This is one of the reasons JD was able deploy robot delivery in Wuhan with just five days of preparation, as the research and development for this technology was handled remotely by JD's team in Beijing.

The second issue is that companies need to identify scenarios which might require autonomous delivery robots. While COVID-19 is by no means welcomed, the pandemic and the urgent need to respond to it have created an opportunity for autonomous delivery robots to demonstrate their value to society.

Because COVID-19 is highly contagious, any human interaction is considered risky. As the country with the highest e-commerce penetration rate in the world, Chinese consumers rely heavily on e-commerce platforms to buy almost all their daily necessities, putting pressure on logistics, especially during the Chinese New Year holiday when only a few companies continued normal operations.

A delivery staff sorts out parcels outside a residential compound in Beijing on Feb 21: Chinese consumers rely on e-commerce platforms to buy their daily necessities, putting pressure on logistics.   © Reuters

The deployment of autonomous delivery robots can not only protect couriers and consumers but also help reduce couriers' workload. On its arrival, the robot will send a message to let the customer know, and they can pick up the parcel by entering a code on the robot's screen or by using facial recognition.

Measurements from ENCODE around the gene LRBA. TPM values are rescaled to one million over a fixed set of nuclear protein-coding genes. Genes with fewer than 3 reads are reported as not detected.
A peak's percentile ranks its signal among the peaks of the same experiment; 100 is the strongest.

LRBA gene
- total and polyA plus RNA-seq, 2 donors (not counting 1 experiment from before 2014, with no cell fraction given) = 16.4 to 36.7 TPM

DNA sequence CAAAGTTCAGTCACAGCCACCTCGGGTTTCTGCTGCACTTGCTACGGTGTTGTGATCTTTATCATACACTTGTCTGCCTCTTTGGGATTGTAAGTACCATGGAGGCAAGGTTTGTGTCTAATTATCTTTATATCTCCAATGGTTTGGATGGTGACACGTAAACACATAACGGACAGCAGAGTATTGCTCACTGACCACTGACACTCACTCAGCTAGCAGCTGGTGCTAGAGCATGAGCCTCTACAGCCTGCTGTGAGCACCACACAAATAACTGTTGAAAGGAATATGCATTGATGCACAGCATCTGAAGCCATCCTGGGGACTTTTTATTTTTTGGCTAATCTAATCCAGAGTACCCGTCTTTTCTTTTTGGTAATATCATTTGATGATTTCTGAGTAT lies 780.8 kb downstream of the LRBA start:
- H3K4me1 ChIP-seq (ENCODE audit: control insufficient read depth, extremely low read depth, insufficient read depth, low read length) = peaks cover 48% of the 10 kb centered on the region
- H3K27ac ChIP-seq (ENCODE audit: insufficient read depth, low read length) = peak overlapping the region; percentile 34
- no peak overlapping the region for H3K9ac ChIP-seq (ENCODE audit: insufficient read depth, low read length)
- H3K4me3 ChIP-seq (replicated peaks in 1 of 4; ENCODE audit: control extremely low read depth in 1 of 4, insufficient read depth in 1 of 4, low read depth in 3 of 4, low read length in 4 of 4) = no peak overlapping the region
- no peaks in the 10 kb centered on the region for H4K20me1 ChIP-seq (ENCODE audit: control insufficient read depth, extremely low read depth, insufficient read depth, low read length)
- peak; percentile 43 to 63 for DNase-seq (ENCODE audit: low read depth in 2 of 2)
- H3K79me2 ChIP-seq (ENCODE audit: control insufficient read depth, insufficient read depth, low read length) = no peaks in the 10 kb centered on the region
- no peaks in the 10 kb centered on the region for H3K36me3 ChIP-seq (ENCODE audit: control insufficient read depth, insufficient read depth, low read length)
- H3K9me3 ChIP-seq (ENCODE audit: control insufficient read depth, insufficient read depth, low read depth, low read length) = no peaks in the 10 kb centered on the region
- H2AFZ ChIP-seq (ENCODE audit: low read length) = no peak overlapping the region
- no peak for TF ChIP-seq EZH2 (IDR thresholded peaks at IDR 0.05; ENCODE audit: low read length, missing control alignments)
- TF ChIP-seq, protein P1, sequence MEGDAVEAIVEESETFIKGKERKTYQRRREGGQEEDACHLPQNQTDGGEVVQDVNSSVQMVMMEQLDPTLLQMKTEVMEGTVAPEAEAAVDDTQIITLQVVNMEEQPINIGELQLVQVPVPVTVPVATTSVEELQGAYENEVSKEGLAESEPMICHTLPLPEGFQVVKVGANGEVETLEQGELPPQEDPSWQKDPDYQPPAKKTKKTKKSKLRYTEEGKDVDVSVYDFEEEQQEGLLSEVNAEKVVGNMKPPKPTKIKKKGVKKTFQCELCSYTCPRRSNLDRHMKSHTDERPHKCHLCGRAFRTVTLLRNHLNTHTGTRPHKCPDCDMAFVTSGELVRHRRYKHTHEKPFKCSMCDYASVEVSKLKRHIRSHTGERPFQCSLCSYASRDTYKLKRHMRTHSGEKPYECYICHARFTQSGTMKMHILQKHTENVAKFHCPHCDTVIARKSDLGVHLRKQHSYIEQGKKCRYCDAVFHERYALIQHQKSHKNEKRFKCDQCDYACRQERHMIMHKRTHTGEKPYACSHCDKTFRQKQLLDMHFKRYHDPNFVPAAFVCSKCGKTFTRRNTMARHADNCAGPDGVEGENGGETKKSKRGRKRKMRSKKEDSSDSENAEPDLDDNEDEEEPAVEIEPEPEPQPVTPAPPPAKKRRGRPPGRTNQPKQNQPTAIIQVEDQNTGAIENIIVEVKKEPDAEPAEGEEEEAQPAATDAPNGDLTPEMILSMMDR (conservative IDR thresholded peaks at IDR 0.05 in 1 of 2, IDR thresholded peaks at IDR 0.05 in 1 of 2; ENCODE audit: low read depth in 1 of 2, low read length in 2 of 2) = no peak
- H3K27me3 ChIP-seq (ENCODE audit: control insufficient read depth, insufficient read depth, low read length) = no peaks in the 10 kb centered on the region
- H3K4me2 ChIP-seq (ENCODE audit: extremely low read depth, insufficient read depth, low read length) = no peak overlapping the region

As the problem of aging populations gets worse in some countries, and labor costs increase around the world, autonomous delivery robots may help to solve some of the labor shortages.

In this case, the robots can perform simple and repetitive deliveries and other tasks, freeing up humans to do more complicated deliveries, such as a bulky item to a customer's doorstep. A robot can help send a batch of items to an office building and wait for customers to pick up the orders at a fixed point, or work as a mobile warehouse for couriers and wait where they want.

Robots can also be deployed in other scenarios, to serve as a smart restaurant waiter, coffee delivery machine, fire warning device and more.

Finally, regulations concerning the use of these devices have yet to be finalized and announced. Safety is always the top priority, which is why, before deploying autonomous delivery robots on the road, approval from local authorities is needed.

The trend is that as stakeholders adopt an open attitude toward these regulations, more and more companies around the world are allowed to test autonomous delivery robots on the road. The clearer the policies, the more possible it is to quickly scale operations.

Autonomous delivery robots, which provide a contactless service that protects couriers and customers, have made customers more comfortable with last mile delivery during COVID-19. Following the successful experience with our first robot in Wuhan, we quickly deployed a second and will consider adding more to the fleet nationwide as appropriate.

I believe that this is the era for accelerating the deployment of autonomous driving at scale.